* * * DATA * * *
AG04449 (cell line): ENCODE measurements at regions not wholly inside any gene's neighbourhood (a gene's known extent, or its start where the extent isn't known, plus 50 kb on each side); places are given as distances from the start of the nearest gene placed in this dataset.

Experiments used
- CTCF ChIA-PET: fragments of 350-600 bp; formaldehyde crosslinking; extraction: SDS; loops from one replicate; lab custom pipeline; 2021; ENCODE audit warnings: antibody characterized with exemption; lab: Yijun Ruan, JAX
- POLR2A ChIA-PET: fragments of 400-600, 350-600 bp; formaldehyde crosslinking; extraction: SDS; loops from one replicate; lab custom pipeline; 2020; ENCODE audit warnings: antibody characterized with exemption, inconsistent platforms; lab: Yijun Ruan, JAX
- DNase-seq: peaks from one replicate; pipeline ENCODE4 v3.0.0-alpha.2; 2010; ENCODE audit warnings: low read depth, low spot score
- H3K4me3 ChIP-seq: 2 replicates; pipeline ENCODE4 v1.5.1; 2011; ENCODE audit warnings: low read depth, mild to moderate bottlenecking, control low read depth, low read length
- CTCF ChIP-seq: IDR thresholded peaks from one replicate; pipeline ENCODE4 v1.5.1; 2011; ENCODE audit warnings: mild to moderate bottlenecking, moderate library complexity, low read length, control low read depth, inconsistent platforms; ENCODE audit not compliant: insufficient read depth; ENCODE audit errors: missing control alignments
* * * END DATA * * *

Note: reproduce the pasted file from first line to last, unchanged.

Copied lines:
AG04449 (cell line): ENCODE measurements at regions not wholly inside any gene's neighbourhood (a gene's known extent, or its start where the extent isn't known, plus 50 kb on each side); places are given as distances from the start of the nearest gene placed in this dataset.

Experiments used
- CTCF ChIA-PET: fragments of 350-600 bp; formaldehyde crosslinking; extraction: SDS; loops from one replicate; lab custom pipeline; 2021; ENCODE audit warnings: antibody characterized with exemption; lab: Yijun Ruan, JAX
- POLR2A ChIA-PET: fragments of 400-600, 350-600 bp; formaldehyde crosslinking; extraction: SDS; loops from one replicate; lab custom pipeline; 2020; ENCODE audit warnings: antibody characterized with exemption, inconsistent platforms; lab: Yijun Ruan, JAX
- DNase-seq: peaks from one replicate; pipeline ENCODE4 v3.0.0-alpha.2; 2010; ENCODE audit warnings: low read depth, low spot score
- H3K4me3 ChIP-seq: 2 replicates; pipeline ENCODE4 v1.5.1; 2011; ENCODE audit warnings: low read depth, mild to moderate bottlenecking, control low read depth, low read length
- CTCF ChIP-seq: IDR thresholded peaks from one replicate; pipeline ENCODE4 v1.5.1; 2011; ENCODE audit warnings: mild to moderate bottlenecking, moderate library complexity, low read length, control low read depth, inconsistent platforms; ENCODE audit not compliant: insufficient read depth; ENCODE audit errors: missing control alignments